1976 Land Rover Santana 109 Series III Station Wagon
Hecho A Mano
To many enthusiasts the term "amateur restoration" is an oxymoron. Amateurs don't restore anything correctly, they say. They screw everything up. They don't know what they're doing. I have never agreed with that line of thinking, myself. Sure, it can be true, just like pretty much anything can be true, but in a lot of ways I think amateurs have a couple of advantages over professional restoration shops, assuming they have the requisite resources to see the project though. First, they aren't hampered by the profit motive, so they don't tend to cut corners. Second, they work for the love of the vehicle, not for money, so care and attention to detail is often even higher than professional shops.
Sergio never intended to sell this vehicle when he started restoring it four years ago. He was just putting it right for the love of putting it right. Living in a sprawling home on the outskirts of Jerez de la Frontera, in the southwest of Spain, he most certainly has the resources to see a project through, and as he showed me around the Bronze Green Series III, his pride was evident.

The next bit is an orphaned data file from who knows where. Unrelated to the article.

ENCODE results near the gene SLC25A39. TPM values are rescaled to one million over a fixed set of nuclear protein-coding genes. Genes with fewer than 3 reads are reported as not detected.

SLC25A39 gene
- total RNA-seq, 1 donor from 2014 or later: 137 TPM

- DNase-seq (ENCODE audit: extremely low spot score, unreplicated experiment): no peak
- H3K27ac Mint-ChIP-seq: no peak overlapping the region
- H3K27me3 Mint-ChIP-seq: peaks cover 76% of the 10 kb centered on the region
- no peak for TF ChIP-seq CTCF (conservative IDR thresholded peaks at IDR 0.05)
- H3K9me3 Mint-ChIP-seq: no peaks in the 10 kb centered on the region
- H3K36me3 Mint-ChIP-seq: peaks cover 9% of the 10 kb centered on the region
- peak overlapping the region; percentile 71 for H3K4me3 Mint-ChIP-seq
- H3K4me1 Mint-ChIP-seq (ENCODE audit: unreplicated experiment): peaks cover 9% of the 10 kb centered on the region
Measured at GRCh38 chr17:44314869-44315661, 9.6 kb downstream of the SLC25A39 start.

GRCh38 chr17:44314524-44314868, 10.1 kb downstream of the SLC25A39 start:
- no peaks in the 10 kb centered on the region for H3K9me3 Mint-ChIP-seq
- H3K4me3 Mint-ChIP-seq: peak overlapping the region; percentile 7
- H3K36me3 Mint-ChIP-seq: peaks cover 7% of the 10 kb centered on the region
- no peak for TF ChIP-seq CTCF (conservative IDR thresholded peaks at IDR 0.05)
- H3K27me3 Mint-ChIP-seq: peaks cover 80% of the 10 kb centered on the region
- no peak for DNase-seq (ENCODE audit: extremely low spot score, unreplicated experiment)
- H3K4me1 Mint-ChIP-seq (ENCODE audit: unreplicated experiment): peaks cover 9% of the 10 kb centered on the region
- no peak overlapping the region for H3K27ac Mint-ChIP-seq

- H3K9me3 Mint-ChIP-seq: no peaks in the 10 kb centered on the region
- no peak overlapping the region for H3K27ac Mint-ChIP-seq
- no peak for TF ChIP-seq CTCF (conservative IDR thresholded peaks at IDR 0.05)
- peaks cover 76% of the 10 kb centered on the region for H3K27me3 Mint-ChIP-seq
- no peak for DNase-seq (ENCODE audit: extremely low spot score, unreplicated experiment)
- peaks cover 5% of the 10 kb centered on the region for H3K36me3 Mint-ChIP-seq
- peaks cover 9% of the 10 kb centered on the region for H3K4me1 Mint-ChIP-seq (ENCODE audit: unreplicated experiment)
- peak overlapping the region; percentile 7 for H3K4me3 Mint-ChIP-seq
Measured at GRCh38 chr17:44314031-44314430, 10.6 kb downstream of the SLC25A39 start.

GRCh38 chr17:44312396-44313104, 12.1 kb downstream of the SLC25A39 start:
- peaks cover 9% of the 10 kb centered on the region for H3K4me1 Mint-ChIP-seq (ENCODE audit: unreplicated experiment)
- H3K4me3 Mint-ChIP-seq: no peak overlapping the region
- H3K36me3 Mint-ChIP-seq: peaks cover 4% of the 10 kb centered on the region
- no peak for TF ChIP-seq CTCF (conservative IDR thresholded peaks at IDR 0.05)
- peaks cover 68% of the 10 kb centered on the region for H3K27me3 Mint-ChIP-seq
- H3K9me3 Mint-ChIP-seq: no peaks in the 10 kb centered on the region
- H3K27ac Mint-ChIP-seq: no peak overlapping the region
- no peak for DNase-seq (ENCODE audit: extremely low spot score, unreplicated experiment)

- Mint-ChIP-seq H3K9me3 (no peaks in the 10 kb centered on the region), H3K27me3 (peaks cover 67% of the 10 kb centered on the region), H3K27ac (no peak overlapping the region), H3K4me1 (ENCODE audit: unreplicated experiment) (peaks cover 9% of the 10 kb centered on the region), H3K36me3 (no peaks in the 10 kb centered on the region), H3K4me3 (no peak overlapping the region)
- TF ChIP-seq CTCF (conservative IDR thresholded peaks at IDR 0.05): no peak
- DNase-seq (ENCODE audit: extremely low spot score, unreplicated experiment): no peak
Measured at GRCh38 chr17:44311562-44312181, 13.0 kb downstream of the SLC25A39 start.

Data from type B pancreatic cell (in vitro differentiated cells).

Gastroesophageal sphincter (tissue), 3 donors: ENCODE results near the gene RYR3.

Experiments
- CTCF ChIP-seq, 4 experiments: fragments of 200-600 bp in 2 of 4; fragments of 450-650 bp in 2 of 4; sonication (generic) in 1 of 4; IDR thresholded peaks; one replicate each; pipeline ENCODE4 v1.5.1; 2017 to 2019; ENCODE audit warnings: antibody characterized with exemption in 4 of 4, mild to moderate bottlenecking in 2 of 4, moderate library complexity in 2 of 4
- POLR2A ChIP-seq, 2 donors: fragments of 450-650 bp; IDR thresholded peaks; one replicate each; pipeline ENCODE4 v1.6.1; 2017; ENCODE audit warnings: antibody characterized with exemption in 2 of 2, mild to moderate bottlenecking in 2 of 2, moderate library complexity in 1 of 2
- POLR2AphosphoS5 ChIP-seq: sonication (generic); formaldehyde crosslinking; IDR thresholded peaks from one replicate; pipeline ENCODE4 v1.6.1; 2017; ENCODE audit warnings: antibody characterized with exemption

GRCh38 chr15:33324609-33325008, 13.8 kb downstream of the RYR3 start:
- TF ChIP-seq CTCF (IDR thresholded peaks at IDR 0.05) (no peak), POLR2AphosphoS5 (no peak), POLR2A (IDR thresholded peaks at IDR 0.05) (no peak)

"When I did the seats, I didn't like the kits from Paddock Spares and Britpart and the like. They aren't the same as the originals. The vinyl is harder. The foam is harder. The originals were softer. No one makes kits that feel like the originals, so I sourced the vinyl and the foam separately and made the seats myself."
It took him four years to complete this Land Rover. Four years working evenings and weekends. Rebuilding mechanical components, priming and painting, reupholstering... He went to extraordinary efforts sometimes to make things right, such as when he took the trouble of replicating by hand the original half headliner that came on this particular "Especial" model, and he took some liberties when he wanted to, such as when he installed a pair of modern power ports in the cargo compartment near the rear door. I couldn't help but chuckle to myself. On one hand it's funny to be so obsessive about some details and so cavalier about others. But on the other I saw myself in almost all the decisions that were made. I think I would have done it pretty much the same way.
"I like the way it looks," I told Sergio.
"I think you'll like the way it drives, too," he replied, pulling the keys out of his pocket.
The New Boss, Same As The Old Boss